3.  I’m excited about waking up insanely early.  This school year, Anthony leaves the house at 6:30am.  This means that I now usually wake up at 6am.  If you had told me during my first year of teaching that I was essentially going to be forced to wake up at 6am every morning, I would have cried.  So much.  But now?  Now I’m thankful for the kick in the pants that helps me plan my day in a way that leaves more room for my husband and friends and family.

Now here’s a scary thought…if I feel like such a grown-up now, how will I feel in another 28 years?!  :P

Quantifying my faith


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As I was running this past Saturday morning, I reflected on how proud I was of myself for the improvements I’ve made in running over the summer.  I can run for 30 minutes straight fairly comfortably (okay, maybe with a 1 minute break of walking thrown in.  But I’m really getting there!).  More than that, I’ve learned that I actually enjoy it!  My major goal with running this summer was to fall in love with it.  Too often over the past few years, I’ve burned myself out with running because I pushed myself too much, too soon.  So instead, whenever I started to beat myself up because I wasn’t running fast enough or because I didn’t get as far as I wanted to, I reminded myself that I was doing this to get comfortable and truly fall in love with running.  Speed and distance will come later (hopefully!).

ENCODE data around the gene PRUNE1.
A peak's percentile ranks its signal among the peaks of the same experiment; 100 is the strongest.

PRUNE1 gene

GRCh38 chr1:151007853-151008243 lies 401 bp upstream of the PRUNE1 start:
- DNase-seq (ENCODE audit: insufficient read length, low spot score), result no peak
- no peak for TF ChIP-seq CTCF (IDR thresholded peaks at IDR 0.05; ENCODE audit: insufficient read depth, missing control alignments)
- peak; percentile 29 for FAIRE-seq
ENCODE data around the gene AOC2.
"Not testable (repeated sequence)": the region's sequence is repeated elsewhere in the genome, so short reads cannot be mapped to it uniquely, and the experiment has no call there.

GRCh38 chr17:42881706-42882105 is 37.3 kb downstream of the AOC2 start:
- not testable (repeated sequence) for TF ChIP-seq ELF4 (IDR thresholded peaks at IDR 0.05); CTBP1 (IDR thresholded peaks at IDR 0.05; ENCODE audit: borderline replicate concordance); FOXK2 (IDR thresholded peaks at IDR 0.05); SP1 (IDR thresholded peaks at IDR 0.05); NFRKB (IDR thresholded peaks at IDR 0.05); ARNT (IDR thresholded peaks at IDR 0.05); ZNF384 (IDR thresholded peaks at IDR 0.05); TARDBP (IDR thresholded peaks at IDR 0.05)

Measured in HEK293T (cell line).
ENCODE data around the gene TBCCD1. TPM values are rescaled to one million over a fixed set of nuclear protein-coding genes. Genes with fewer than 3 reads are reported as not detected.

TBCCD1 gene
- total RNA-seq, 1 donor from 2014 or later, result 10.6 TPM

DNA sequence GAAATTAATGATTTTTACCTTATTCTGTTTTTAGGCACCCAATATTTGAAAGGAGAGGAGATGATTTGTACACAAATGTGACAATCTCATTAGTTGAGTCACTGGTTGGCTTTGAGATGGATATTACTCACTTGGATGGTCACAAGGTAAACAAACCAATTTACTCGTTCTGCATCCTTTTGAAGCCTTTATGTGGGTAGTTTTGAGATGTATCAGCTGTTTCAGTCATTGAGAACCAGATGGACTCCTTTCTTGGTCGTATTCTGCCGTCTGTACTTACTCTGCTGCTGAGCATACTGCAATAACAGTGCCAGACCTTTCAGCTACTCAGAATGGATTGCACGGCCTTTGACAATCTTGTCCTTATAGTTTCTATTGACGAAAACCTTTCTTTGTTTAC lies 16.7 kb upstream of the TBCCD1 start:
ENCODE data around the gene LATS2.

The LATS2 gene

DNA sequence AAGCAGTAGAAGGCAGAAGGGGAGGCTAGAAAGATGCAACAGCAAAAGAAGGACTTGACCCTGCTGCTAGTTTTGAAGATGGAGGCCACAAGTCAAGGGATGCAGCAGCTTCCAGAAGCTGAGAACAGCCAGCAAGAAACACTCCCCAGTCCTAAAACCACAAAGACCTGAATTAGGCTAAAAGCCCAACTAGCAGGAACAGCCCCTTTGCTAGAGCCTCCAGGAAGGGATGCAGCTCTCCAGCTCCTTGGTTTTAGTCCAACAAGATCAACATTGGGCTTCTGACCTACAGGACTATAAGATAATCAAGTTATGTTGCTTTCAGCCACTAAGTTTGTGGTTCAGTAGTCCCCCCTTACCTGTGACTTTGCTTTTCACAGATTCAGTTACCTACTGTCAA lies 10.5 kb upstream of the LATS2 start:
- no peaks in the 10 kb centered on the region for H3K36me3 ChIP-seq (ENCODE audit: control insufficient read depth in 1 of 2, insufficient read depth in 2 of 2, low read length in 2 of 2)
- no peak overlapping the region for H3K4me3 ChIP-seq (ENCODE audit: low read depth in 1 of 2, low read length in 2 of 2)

As I basked in my own praise though, I suddenly came to a sad but true confession.  I have put way more time and effort into my running goals this summer than I have into my personal relationship with Christ.  I’ve been willing to spend upwards of an hour 3 times a week with running.  I’ve made running appointments for myself on my calendar and I have followed through with them.  For goodness’ sake, I made my goal to fall in LOVE with running!  When was the last time I set a goal to fall further in love with Christ?

Of course, as soon as possible faults came to mind, excuses sinfulness rose to the challenge of self-defense.  My left-brained-ness sinfulness said it was only natural for me to be successful with something to quantifiable.  My responsibilities pride took too much time out of my day to allow time for the Lord.  My travel schedule selfishness had caused me to not have a consistent schedule.  On and on and on.